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818-552-5040
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Kent W. Small, MD

Board-Certified: American Board of Ophthalmology

Fellowship: Vitreoretinal Diseases and Surgery, Duke University Eye Center, Durham, NC; Molecular Genetics, Duke University School of Medicine, Durham, NC

MD: Tulane University School of Medicine, New Orleans, LA

Specialized care for retinal diseases:

  • Macular degeneration
  • Diabetic retinopathy
  • Retinal tears & detachments
  • Inherited retinal diseases
  • Retinal vascular disease
  • Macular holes
  • Macular puckers
  • Macular edema
  • Proliferative vitreoretinopathy/scar tissue

State-of-the-art diagnostic exams:

  • Fluorescein & indocyanine green (ICG) angiography
  • Fundus photography
  • Scanning laser ophthalmoscopy (SLO)
  • Ultrasound A & B scans
  • Visual field testing
  • Microperimetry
  • Optical coherence tomography (OCT)

Cortical Visual Evoked Potential (VEP)

The cortical visual evoked potential (VEP) provides information about the health and function of the visual pathways from the optic nerve as it leaves the back of the eye, to the visual center in the brain. Many people require a combination of these tests to give the complete information about their visual problem.

The visual evoked potential (VEP), or visual evoked response (VER), is a measurement of the electrical signal recorded at the scalp over the occipital c ortex in response to light stimulus. The light-evoked signal, small in amplitude and hidden within the normal electroencephalographic (EEG) signal, is amplified by repetitive stimulation and time-locked, signal-averaging techniques, separating it from the background EEG readings. The precise origin of the VEP signal remains unclear, but it reveals the integrity of the afferent visual pathway; damage anywhere along the path may reduce the signal. The VEP is primarily a function of central visual function, because such a large region of occipital cortex is devoted to macular projections. Thus, peripheral visual loss might be overlooked by VEP testing.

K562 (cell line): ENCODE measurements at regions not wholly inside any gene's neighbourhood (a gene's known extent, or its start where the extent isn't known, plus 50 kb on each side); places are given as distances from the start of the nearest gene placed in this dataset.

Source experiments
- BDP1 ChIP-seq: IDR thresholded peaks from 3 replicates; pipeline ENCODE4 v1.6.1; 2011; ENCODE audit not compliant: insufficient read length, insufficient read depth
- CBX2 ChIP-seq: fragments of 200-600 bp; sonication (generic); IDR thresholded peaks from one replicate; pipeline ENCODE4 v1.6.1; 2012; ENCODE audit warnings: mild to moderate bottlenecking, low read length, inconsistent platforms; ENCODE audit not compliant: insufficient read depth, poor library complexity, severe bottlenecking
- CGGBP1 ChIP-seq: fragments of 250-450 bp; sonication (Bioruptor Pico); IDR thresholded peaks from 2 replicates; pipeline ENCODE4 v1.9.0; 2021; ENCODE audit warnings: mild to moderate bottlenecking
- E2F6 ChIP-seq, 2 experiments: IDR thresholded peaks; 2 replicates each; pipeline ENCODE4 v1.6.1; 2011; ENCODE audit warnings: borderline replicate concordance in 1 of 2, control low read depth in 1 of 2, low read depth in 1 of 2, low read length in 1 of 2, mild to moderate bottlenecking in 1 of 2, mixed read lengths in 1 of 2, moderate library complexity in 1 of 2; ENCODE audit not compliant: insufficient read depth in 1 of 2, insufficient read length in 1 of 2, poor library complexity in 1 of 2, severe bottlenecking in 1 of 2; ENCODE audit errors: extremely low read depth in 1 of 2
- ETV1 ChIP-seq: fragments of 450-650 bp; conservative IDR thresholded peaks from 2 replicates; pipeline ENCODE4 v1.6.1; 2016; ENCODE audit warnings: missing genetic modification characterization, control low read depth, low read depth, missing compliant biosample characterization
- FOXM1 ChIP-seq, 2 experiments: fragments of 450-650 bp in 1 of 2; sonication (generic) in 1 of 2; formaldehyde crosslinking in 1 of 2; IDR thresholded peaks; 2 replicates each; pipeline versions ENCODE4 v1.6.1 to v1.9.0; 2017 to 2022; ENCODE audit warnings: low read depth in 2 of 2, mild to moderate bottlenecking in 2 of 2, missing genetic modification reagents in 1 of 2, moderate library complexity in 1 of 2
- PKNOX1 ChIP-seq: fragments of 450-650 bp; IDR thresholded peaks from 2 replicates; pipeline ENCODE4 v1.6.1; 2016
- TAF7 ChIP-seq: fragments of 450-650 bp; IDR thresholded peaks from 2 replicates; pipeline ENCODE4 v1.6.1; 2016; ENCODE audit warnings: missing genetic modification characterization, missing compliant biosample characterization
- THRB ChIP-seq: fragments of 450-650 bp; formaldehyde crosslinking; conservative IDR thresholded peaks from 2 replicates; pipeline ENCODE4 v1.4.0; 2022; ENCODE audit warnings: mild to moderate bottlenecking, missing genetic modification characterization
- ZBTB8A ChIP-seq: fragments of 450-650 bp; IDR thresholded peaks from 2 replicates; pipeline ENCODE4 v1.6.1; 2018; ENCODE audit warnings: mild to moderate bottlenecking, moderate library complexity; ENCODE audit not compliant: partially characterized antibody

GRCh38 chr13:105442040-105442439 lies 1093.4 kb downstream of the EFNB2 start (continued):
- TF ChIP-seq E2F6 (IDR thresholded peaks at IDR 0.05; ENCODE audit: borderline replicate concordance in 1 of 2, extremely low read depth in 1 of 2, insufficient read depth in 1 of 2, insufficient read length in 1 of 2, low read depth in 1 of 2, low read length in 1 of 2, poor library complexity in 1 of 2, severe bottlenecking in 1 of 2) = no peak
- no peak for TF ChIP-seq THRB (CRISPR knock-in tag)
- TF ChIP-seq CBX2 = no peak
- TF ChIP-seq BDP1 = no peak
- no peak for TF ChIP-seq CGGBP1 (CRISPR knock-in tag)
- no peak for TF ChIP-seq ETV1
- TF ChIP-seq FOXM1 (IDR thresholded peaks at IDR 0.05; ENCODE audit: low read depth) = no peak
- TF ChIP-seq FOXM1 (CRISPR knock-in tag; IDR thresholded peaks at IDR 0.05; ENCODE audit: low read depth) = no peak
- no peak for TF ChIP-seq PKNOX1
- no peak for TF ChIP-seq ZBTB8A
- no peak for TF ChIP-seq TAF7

Ophthalmic Electro-Diagnostic Test

Test Name

Area Tested

Time Taken

Dilating Drops

Flash ERG Global Retina(rods and cones) 60 minutes Yes
Pattern ERG Macular (central retinal) function 30 minutes No
EOG Retinal Pigment epithelium 30 minutes No
Cortical VEP Visual pathway (optic nerve to visual center in brain 45 minutes No

Cedars-Sinai medical towers | 8635 West 3rd Street, Suite 395-W, Los Angeles, CA 90048 | Tel: (310) 659-2200 | Fax: (310) 659-2822 Glendale Office | 501 North Orange Street Suite 250, Glendale, CA 91203 | Tel: (818) 552-5040 | Fax: (818) 552-5044

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